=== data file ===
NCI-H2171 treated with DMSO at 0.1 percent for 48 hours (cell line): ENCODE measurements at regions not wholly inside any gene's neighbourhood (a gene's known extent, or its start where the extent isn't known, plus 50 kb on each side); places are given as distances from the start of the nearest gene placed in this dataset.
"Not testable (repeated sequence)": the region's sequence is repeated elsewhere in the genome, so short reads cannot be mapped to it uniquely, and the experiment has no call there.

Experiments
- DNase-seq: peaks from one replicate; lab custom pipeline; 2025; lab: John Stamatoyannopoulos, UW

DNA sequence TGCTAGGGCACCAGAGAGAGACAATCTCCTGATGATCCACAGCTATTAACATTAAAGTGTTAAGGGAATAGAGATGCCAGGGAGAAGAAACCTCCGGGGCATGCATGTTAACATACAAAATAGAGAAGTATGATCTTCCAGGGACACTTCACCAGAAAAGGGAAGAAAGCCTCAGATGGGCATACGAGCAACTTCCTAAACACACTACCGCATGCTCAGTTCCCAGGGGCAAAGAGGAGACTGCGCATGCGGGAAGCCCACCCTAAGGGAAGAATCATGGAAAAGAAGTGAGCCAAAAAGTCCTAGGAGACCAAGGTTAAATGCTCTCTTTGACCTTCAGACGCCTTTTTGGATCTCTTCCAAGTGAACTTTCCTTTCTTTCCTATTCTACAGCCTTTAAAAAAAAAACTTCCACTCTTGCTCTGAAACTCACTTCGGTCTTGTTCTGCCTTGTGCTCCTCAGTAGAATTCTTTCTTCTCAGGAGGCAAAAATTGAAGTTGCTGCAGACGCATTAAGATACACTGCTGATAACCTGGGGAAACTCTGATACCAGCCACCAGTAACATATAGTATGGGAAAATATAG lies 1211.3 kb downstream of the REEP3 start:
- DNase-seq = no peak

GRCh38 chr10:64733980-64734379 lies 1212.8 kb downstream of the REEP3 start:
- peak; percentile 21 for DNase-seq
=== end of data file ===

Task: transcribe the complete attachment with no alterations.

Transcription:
NCI-H2171 treated with DMSO at 0.1 percent for 48 hours (cell line): ENCODE measurements at regions not wholly inside any gene's neighbourhood (a gene's known extent, or its start where the extent isn't known, plus 50 kb on each side); places are given as distances from the start of the nearest gene placed in this dataset.
"Not testable (repeated sequence)": the region's sequence is repeated elsewhere in the genome, so short reads cannot be mapped to it uniquely, and the experiment has no call there.

Experiments
- DNase-seq: peaks from one replicate; lab custom pipeline; 2025; lab: John Stamatoyannopoulos, UW

DNA sequence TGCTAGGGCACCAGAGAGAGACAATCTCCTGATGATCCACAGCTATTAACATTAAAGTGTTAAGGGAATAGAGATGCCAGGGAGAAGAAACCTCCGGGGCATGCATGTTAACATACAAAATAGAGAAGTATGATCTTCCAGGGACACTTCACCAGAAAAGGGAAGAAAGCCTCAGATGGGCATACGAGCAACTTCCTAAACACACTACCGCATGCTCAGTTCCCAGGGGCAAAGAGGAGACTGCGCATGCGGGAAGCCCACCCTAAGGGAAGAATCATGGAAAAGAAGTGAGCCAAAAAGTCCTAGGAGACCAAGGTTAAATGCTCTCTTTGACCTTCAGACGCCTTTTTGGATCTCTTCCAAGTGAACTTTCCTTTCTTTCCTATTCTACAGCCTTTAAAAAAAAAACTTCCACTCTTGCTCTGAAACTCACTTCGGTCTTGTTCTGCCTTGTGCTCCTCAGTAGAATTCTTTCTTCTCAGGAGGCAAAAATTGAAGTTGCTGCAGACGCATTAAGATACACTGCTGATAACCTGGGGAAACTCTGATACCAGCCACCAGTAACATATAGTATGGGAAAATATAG lies 1211.3 kb downstream of the REEP3 start:
- DNase-seq = no peak

GRCh38 chr10:64733980-64734379 lies 1212.8 kb downstream of the REEP3 start:
- peak; percentile 21 for DNase-seq